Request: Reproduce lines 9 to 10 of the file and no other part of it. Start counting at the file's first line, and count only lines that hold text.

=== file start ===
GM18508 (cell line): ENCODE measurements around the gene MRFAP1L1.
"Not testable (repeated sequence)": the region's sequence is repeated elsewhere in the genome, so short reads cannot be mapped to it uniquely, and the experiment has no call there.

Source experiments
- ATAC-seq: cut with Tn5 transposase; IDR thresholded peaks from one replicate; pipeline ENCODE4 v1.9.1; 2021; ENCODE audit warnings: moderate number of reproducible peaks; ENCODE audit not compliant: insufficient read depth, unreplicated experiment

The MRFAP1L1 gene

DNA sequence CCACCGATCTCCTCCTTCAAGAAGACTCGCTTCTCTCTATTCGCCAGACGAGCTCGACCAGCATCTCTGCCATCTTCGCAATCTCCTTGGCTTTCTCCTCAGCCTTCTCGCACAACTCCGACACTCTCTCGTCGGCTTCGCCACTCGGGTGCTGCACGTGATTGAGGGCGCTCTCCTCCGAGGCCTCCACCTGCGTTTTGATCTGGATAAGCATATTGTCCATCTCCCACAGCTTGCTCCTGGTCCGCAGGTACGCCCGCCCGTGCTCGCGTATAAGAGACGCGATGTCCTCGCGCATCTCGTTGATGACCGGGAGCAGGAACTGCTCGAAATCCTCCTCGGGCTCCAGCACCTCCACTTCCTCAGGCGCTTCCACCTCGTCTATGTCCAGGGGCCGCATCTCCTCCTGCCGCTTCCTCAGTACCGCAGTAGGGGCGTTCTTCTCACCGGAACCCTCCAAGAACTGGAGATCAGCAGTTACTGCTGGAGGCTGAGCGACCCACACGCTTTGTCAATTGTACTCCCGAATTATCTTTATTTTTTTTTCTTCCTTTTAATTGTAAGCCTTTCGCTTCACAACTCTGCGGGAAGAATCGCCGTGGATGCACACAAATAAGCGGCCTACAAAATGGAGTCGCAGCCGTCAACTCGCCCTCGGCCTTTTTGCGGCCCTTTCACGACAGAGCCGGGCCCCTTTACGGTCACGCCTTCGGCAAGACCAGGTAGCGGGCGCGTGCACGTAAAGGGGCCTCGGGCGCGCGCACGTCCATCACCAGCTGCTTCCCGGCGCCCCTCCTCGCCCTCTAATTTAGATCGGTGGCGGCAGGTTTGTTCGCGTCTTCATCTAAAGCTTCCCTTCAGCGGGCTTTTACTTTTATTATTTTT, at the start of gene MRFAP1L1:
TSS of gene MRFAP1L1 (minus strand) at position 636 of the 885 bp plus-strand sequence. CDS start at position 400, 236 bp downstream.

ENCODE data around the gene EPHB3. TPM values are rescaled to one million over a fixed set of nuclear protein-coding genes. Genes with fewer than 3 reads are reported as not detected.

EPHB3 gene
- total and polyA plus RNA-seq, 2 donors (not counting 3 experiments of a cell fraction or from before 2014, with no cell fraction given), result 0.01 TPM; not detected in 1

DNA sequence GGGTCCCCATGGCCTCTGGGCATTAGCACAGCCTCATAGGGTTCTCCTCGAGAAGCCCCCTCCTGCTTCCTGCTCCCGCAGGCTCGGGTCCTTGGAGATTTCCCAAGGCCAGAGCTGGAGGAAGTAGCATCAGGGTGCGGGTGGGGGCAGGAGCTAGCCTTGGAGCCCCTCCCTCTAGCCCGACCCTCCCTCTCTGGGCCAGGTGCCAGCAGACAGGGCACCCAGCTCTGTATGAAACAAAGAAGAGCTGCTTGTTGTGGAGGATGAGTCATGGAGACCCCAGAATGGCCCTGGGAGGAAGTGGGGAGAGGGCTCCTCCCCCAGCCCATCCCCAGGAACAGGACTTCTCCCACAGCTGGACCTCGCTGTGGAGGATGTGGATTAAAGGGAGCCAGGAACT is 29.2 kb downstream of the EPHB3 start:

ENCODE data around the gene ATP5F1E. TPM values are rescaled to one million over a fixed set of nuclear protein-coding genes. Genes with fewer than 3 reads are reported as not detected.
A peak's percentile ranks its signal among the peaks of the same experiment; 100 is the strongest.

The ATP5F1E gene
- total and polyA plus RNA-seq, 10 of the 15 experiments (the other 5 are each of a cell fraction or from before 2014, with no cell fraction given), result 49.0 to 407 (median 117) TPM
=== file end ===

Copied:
EPHB3 gene
- total and polyA plus RNA-seq, 2 donors (not counting 3 experiments of a cell fraction or from before 2014, with no cell fraction given), result 0.01 TPM; not detected in 1